There are some system statistics that might help with troublshooting.

Host resource usage

To check the CPU, memory, and disk usage on a Linux machine, you can run the following command:

sudo echo -n "CPUs: ";cat /proc/cpuinfo | grep processor | wc -l; echo -n "Mem: ";free -h | grep Mem | tr -s " " | cut -d" " -f 2; echo -n "Disk: "; df -h / | grep -v Filesystem;
CPUs: 72
Mem: 251G
Disk: /dev/sda2       160G   13G  148G   8% /
10.1.12.104
CPUs: 88
Mem: 251G
Disk: /dev/sda2       208G   22G  187G  11% /
10.1.12.105
CPUs: 88
Mem: 251G
Disk: /dev/sda2       208G  5.1G  203G   3% /

Generally, common tools such as top or iostat may be useful.

Auditd

If top reports high CPU usage for the auditd process, it may have rules auditing some system calls frequently used by YugabyteDB which can significantly affect performance. You can try temporarily disabling audit by running the following command on each YugabyteDB node:

auditctl -e 0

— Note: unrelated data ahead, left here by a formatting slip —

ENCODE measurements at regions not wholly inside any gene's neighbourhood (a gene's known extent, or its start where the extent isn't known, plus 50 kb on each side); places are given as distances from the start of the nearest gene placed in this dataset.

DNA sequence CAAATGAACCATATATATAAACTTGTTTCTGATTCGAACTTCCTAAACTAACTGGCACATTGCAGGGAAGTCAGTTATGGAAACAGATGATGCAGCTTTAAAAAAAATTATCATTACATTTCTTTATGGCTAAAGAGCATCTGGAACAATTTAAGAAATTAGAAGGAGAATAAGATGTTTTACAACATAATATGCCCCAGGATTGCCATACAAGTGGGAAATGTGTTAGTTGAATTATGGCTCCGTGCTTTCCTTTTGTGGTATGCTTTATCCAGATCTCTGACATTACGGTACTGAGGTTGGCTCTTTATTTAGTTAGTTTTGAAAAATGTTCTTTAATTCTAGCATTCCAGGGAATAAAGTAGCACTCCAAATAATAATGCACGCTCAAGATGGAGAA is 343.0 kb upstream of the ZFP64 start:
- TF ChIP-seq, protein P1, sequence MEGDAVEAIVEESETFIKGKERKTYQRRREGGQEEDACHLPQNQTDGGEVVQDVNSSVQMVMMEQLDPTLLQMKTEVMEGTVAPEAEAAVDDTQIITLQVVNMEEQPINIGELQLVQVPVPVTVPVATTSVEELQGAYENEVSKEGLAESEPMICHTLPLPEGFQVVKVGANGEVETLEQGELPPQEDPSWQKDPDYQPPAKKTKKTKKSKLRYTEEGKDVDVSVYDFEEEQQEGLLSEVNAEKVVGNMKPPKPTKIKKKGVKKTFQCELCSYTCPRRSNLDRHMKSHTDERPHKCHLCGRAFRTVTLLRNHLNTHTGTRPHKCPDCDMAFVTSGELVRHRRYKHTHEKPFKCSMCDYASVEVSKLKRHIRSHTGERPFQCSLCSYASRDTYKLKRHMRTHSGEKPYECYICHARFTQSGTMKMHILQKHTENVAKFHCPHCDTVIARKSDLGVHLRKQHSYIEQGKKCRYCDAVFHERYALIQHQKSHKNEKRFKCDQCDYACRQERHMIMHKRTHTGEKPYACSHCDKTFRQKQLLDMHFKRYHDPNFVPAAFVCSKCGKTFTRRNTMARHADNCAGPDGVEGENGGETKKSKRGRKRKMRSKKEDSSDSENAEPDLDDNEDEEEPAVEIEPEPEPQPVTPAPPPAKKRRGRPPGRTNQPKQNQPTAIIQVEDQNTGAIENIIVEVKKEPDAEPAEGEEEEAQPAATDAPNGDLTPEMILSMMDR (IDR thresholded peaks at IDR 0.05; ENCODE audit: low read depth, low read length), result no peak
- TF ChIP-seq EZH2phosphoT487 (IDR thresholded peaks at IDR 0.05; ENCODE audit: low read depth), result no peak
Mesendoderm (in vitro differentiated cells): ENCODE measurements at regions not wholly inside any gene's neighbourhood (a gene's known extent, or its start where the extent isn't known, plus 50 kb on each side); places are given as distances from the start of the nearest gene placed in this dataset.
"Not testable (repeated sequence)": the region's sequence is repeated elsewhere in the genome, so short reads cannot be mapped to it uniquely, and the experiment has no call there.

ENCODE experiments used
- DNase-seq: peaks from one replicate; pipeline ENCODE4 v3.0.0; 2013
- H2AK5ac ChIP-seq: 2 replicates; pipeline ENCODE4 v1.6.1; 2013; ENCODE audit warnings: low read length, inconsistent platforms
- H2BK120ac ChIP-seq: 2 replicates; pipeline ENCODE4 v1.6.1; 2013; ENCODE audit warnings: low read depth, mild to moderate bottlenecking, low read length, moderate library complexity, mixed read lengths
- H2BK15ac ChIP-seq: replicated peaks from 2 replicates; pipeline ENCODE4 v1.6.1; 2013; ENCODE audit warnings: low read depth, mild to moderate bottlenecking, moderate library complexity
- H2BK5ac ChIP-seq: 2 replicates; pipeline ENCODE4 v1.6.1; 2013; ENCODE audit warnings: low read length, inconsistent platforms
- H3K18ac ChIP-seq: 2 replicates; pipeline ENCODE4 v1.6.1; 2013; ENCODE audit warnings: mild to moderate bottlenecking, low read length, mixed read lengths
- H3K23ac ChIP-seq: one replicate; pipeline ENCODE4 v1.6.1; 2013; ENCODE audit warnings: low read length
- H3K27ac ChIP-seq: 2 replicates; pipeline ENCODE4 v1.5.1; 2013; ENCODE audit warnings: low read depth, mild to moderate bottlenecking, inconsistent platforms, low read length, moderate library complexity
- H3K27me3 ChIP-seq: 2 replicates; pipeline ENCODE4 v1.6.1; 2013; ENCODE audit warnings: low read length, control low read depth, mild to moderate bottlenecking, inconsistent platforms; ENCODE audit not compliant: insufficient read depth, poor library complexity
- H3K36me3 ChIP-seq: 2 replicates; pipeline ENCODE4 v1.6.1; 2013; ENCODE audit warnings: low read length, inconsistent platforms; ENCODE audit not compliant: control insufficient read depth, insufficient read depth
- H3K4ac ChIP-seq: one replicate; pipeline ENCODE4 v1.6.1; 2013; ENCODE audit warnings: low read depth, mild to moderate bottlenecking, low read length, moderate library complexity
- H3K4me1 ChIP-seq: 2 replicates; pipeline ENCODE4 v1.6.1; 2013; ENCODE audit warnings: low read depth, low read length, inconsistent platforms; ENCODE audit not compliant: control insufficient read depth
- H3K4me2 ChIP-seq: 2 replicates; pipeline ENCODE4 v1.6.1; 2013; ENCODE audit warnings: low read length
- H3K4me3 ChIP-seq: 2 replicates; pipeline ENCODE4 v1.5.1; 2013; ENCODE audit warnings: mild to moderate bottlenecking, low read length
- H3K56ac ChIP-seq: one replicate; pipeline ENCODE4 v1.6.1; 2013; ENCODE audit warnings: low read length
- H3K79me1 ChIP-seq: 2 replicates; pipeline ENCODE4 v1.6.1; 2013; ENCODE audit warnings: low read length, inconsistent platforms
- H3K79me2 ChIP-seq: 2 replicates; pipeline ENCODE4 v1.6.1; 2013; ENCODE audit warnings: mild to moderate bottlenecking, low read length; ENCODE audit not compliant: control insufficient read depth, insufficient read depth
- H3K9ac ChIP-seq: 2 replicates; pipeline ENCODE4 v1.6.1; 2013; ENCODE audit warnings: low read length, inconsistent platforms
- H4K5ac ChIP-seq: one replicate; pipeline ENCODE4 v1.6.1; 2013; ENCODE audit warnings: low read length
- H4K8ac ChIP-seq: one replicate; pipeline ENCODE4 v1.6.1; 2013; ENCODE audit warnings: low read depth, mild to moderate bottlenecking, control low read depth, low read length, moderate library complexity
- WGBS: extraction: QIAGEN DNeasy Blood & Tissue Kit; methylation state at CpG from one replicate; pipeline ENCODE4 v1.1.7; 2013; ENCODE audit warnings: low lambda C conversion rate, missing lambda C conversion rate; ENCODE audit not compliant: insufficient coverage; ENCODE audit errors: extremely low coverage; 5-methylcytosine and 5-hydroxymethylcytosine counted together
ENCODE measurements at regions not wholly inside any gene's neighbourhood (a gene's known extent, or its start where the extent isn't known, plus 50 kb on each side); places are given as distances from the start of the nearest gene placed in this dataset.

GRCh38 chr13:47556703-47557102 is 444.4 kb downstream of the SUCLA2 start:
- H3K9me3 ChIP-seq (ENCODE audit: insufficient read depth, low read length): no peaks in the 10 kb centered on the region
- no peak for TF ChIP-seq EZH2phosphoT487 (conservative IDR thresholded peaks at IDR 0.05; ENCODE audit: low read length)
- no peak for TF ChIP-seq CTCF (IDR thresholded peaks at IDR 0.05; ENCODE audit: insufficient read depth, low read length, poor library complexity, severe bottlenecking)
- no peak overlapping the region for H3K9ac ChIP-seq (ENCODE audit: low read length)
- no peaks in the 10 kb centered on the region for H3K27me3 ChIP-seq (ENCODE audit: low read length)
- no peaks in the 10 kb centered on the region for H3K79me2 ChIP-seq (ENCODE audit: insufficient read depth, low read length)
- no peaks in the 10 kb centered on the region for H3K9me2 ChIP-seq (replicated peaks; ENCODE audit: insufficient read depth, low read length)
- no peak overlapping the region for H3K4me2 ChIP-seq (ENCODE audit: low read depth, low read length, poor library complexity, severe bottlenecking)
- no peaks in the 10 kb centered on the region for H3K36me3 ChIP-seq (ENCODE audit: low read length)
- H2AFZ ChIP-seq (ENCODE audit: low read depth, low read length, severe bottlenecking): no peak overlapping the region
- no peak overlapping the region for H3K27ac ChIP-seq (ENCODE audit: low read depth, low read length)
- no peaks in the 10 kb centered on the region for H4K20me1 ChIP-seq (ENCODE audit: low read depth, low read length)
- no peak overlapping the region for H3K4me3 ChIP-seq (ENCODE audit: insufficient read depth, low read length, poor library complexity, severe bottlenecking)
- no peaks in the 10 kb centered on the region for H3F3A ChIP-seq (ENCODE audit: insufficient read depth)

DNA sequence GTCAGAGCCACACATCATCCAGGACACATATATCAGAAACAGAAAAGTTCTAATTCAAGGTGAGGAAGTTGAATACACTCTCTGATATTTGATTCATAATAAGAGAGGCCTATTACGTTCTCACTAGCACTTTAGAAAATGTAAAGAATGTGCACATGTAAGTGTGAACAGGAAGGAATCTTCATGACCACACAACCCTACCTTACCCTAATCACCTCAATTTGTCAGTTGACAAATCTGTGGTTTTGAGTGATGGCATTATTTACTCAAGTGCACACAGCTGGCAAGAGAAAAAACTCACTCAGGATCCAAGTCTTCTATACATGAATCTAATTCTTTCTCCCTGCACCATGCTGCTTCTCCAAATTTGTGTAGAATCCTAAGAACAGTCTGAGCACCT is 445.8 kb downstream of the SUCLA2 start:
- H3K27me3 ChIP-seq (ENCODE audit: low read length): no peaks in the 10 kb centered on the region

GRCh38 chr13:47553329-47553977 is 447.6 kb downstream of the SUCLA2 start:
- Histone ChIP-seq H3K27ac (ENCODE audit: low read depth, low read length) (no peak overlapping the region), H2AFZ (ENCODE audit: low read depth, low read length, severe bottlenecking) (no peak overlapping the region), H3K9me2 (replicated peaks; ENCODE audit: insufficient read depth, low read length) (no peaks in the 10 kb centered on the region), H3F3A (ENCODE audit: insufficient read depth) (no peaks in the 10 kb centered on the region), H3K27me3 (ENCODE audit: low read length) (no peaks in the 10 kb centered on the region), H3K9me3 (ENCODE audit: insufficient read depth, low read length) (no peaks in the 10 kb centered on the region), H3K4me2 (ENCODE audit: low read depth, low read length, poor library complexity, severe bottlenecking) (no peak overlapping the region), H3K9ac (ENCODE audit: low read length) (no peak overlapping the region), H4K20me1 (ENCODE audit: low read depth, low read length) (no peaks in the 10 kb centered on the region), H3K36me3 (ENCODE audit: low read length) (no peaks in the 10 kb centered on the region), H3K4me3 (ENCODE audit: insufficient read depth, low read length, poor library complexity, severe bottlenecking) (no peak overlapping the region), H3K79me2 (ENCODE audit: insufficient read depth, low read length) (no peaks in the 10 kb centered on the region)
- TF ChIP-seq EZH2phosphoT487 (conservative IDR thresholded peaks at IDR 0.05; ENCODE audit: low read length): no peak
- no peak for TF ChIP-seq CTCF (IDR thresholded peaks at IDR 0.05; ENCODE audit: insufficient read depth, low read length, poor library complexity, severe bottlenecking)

Then you would check if this improves performance.

To re-enable audit afterwards, run the following command:

auditctl -e 1

YugabyteDB processes state

YugabyteDB provides the following web endpoints where the current state of each process is aggregated. This includes logs, flags, as well as memory, disk, and network usage metrics. Additionally, it provides dedicated metrics endpoints for YCQL and, respectively, Redis requests:

Description URL
Master Web Page <node-ip>:7000
TServer Web Page <node-ip>:9000
Redis Metrics <node-ip>:11000/metrics
YCQL Metrics <node-ip>:12000/metrics

When running yb-ctl locally with default values, three local IP addresses are created: 127.0.0.1, 127.0.0.2, and 127.0.0.3, one for each YugabyteDB node.